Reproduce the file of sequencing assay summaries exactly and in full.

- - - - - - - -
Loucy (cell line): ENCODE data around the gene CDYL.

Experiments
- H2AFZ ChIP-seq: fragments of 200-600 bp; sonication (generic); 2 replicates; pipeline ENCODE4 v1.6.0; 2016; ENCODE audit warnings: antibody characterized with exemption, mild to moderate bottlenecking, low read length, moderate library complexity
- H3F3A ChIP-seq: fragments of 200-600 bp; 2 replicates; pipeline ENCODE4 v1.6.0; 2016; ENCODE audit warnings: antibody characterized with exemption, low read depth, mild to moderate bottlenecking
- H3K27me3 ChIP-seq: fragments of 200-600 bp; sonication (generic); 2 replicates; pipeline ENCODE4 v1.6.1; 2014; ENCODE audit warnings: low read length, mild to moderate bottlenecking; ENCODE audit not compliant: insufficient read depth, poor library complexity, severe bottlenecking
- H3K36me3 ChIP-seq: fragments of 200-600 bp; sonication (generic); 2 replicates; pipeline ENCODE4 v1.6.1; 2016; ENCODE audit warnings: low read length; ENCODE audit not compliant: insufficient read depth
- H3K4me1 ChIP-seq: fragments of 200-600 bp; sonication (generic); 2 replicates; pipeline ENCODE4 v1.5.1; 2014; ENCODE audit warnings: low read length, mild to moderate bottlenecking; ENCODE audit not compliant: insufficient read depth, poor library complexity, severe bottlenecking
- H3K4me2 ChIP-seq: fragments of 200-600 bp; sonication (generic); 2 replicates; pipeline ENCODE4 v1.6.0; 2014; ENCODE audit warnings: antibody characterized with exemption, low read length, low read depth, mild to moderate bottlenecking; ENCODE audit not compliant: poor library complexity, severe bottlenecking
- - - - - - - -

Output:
Loucy (cell line): ENCODE data around the gene CDYL.

Experiments
- H2AFZ ChIP-seq: fragments of 200-600 bp; sonication (generic); 2 replicates; pipeline ENCODE4 v1.6.0; 2016; ENCODE audit warnings: antibody characterized with exemption, mild to moderate bottlenecking, low read length, moderate library complexity
- H3F3A ChIP-seq: fragments of 200-600 bp; 2 replicates; pipeline ENCODE4 v1.6.0; 2016; ENCODE audit warnings: antibody characterized with exemption, low read depth, mild to moderate bottlenecking
- H3K27me3 ChIP-seq: fragments of 200-600 bp; sonication (generic); 2 replicates; pipeline ENCODE4 v1.6.1; 2014; ENCODE audit warnings: low read length, mild to moderate bottlenecking; ENCODE audit not compliant: insufficient read depth, poor library complexity, severe bottlenecking
- H3K36me3 ChIP-seq: fragments of 200-600 bp; sonication (generic); 2 replicates; pipeline ENCODE4 v1.6.1; 2016; ENCODE audit warnings: low read length; ENCODE audit not compliant: insufficient read depth
- H3K4me1 ChIP-seq: fragments of 200-600 bp; sonication (generic); 2 replicates; pipeline ENCODE4 v1.5.1; 2014; ENCODE audit warnings: low read length, mild to moderate bottlenecking; ENCODE audit not compliant: insufficient read depth, poor library complexity, severe bottlenecking
- H3K4me2 ChIP-seq: fragments of 200-600 bp; sonication (generic); 2 replicates; pipeline ENCODE4 v1.6.0; 2014; ENCODE audit warnings: antibody characterized with exemption, low read length, low read depth, mild to moderate bottlenecking; ENCODE audit not compliant: poor library complexity, severe bottlenecking